Jemal Avoids Prison For Fraud

Downtown developer Douglas Jemal was fined $175,000 and given probation for defrauding a lender.
Downtown developer Douglas Jemal was fined $175,000 and given probation for defrauding a lender. (By Gerald Martineau -- The Washington Post)
By Carol D. Leonnig
Washington Post Staff Writer
Wednesday, April 18, 2007

Downtown developer Douglas Jemal avoided prison when a federal judge yesterday sentenced him to probation and declared that the countless good works he has performed for Washington and its residents far outweighed his financial fraud conviction.

U.S. District Judge Ricardo M. Urbina said the maverick leader of Douglas Development Corp. was "one of those rare cases" and that he felt compelled to balance the community's views about Jemal's character against the prosecution's demand for punishment.

More than 200 people from all walks of life submitted testimonials describing Jemal's kindnesses and generosity. Their letters told how Jemal found them jobs, cut their rent or gave them money during times of great need.

Under federal sentencing guidelines, Jemal faced a recommended three-year prison sentence for defrauding a lender of $430,000. As he stood before the judge, Jemal apologized to his family, friends and to the city for some careless and sloppy business practices that he blamed for his legal troubles.

"I know I made mistakes, and I know I'm not perfect," he said. "I would ask your honor to look today at the whole person. I care about buildings that have been abandoned and left alone. And I care about people who've been abandoned and left alone. I care very much about this adopted city of mine."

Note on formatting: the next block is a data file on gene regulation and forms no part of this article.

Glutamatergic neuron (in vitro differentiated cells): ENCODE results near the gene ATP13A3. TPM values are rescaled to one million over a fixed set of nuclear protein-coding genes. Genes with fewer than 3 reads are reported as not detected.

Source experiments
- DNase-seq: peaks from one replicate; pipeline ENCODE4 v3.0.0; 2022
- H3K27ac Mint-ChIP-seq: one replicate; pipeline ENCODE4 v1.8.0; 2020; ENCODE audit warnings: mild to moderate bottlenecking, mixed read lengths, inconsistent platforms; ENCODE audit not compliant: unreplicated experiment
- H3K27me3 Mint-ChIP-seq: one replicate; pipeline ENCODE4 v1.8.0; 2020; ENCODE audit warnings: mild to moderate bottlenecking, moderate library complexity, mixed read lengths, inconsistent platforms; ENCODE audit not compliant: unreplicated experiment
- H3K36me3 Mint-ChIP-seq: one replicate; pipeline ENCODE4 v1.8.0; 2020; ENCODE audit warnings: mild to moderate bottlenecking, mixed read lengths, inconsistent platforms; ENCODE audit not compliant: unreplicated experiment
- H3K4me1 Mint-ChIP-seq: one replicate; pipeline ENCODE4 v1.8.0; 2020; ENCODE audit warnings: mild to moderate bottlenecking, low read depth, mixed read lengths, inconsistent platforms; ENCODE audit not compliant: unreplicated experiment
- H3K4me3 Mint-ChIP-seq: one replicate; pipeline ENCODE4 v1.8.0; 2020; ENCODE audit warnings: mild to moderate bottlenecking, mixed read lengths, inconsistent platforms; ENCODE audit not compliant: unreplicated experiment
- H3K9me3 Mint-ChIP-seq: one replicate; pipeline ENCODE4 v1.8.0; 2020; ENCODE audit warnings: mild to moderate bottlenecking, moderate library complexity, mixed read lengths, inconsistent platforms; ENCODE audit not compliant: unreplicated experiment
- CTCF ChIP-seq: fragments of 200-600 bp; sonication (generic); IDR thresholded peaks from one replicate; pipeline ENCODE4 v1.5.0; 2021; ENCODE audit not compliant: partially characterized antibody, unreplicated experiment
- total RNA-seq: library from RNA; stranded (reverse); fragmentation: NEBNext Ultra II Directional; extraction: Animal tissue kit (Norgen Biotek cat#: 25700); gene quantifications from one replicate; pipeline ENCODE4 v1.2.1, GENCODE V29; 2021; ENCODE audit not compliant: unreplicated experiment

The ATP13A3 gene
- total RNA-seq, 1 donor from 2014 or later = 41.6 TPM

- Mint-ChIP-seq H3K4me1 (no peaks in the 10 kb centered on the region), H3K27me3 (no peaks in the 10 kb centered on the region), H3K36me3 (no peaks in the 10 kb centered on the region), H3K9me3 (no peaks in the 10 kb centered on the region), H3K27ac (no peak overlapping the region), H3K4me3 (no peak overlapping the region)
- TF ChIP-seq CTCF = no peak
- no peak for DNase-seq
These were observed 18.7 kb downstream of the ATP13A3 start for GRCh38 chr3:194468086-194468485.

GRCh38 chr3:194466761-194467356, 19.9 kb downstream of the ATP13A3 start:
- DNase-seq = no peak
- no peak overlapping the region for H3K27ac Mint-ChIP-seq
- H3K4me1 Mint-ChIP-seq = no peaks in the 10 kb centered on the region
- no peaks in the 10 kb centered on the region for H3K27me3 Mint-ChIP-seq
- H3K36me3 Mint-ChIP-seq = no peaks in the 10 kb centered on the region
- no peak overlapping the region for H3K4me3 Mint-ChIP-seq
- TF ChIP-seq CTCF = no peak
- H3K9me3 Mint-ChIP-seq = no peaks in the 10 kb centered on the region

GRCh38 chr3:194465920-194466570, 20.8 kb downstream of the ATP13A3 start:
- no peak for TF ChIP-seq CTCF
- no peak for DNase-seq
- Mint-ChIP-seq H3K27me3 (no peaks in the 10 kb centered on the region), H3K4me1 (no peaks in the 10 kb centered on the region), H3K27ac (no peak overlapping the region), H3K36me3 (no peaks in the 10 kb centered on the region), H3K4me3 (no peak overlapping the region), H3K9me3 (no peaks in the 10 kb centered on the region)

When the judge said it was "inconceivable" that he should force the 64-year-old businessman to go to prison, Jemal broke into tears. Urbina said he often has shown more leniency to violent drug offenders who repeatedly harmed the city but were helping the government convict their criminal associates.

Urbina ordered Jemal to pay a $175,000 fine for his role in the fraud.

Prosecutors initially sought a prison sentence of up to five years for the financial fraud conviction, and later agreed that 33 to 41 months was a proper penalty. The judge's rejection of the prison sentence floored the U.S. attorney's office and its public corruption team, which spent three years on the case.

Jemal's sentencing came nearly six months after a jury rebuffed most of the government's case, acquitting him of charges that he had bribed a former D.C. government official in return for sweetheart city leases on an impound lot and other properties. Jemal drew the prosecution's wrath when he described being convicted of only one of seven counts as "just a splinter."

The sentencing decision brought elation to a courtroom packed with Jemal's family, friends and extended network of investors and other colleagues. They broke into cheers and applause after the judge announced his ruling, then lined the hallway outside the courtroom in receiving-line fashion. Jemal shook hands, clapped backs and murmured "Thank you, thank you" to them one by one as he exited -- all the while patting a handkerchief at his teary nose and cheek.

"I'm not opening my mouth, " Jemal said, laughing, when asked for his reaction. "It always gets me into trouble."

Jemal, who has a large portfolio of office, retail, commercial and residential properties, is heralded for reviving downtown with projects creating vibrant hubs of housing, restaurants and shops. He has helped transform areas that were shunned by other developers.

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